Tell us about your zone and we can help you further with plant selection.
 

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I have nothing but shade. It sucks. My hastas are doing beautifully..even the ones in the downpour zone. Seriously...it is practically a water feature. My gutters are shot and that is the spot where all the water comes down. As is my sedum. Both are cheap and easy (find someone who will share. There is really no reason to pay money for these. Ask on craigs list or freecycle.) I also have some bleeding hearts, clorabella (?), colmbine, day lillies (these are not multiplying but are holding their own) and lily of the valley. and a big snowball something or another.

Could you plant in containers? This would solve soil and moisture problems and may even let them get some more sun.

You said your neighbors had some nice stuff. Maybe it is time to get to know them.
 

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Shade comes in a couple of types. Deep, dark shade made by buildings and big thick trees, and lighter shade that receives no direct light but isn't particularly dark, either. This kind of shade increases your options. I even grow a rudebeckia in the shade on the north side of the house. If your winters are mild, hart's tongue fern or maidenhair fern can thrive in dark, sodden shade.
 

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Discussion Starter · #12 ·
OP here. I finally had a chance today to get some work done out there! I planted 2 hydrangeas, and spread mulch all around them/between them/up to the outside wall. I think it looks nice, but I'm going to wait and see how they do before planting anything else. I do like the idea of ferns, though- I've always loved ferns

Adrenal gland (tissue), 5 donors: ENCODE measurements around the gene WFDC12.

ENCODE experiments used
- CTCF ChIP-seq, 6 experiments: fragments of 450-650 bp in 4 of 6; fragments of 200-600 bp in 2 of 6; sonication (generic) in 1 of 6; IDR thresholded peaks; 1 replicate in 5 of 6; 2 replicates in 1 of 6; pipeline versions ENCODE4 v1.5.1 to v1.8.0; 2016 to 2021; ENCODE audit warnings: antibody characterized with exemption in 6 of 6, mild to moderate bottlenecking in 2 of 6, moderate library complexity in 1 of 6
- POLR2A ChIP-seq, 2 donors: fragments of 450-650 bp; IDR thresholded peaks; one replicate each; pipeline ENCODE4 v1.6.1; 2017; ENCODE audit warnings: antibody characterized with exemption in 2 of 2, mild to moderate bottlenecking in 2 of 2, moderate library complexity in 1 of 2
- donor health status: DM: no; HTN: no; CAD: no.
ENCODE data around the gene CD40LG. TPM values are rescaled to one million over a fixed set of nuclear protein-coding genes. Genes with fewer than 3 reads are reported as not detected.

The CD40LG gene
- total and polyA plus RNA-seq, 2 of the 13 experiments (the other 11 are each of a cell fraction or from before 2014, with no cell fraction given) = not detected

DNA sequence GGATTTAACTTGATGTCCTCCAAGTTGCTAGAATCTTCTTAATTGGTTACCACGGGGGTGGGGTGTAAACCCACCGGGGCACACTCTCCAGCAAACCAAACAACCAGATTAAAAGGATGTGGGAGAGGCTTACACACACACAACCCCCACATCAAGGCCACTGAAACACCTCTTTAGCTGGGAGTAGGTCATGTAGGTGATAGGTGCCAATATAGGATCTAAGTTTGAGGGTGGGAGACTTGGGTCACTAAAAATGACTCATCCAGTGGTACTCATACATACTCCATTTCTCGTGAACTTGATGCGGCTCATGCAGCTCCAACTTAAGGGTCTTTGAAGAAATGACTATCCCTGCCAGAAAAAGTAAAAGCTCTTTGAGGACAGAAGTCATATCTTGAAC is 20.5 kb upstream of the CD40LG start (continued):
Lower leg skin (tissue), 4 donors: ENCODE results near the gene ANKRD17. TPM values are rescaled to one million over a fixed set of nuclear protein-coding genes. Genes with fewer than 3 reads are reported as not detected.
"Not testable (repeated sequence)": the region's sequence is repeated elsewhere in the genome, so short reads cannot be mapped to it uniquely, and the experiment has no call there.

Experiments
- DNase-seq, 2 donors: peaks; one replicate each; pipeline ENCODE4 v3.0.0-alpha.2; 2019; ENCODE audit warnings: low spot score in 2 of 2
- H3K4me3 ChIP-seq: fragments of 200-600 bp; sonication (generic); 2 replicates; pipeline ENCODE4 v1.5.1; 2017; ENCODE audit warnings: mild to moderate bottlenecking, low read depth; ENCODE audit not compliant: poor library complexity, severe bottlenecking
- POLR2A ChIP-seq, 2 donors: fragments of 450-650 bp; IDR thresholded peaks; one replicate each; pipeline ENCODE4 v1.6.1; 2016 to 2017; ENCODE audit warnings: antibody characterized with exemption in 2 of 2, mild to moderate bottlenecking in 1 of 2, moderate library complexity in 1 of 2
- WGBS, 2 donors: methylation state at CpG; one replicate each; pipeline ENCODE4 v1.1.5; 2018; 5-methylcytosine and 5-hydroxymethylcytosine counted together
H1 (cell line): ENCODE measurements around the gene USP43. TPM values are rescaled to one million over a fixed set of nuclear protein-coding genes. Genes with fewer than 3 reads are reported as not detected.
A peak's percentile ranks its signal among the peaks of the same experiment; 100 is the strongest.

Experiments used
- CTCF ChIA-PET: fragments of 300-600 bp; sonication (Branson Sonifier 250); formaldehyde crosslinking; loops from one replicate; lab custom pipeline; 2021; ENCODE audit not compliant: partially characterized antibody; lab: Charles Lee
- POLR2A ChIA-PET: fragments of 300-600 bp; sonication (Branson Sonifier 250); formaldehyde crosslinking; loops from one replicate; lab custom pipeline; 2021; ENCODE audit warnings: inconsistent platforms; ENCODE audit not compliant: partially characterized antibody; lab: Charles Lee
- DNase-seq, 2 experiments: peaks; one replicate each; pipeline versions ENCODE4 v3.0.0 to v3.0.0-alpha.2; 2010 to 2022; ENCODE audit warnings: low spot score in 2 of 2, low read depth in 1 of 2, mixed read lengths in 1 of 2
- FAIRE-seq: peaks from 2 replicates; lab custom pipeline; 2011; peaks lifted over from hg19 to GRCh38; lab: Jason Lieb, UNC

smile.gif


While digging my holes for the hydrangeas, I realized that the soil is REALLY rocky. It doesn't seem natural- there were little rocks that might have naturally belonged there, but I also found lots of big chunks of bricks and like concrete pieces. I have no idea what that is all about.

Thanks again for all the ideas, hopefully I will get to choose some more of the suggested plants soon!! Wish me luck with the hydrangeas!
 

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Quote:
Originally Posted by petey44 View Post

While digging my holes for the hydrangeas, I realized that the soil is REALLY rocky. It doesn't seem natural- there were little rocks that might have naturally belonged there, but I also found lots of big chunks of bricks and like concrete pieces. I have no idea what that is all about.
Almost always around houses when you start digging you will find evidence of the construction zone. The topsoil is scraped off, big machinery drives on it repeatedly. Workers park their cars there, put up a dumpster, a port-a-potty, materials. If they need to fill an area, they use subsoil excavated either from the site or from other areas. This can include a fair amount of rocks, chunks, and bits of trash. Unscrupulous builders will bury materials or pour out paint thinners, etc. onto the site, too. It almost doesn't matter how old the house is.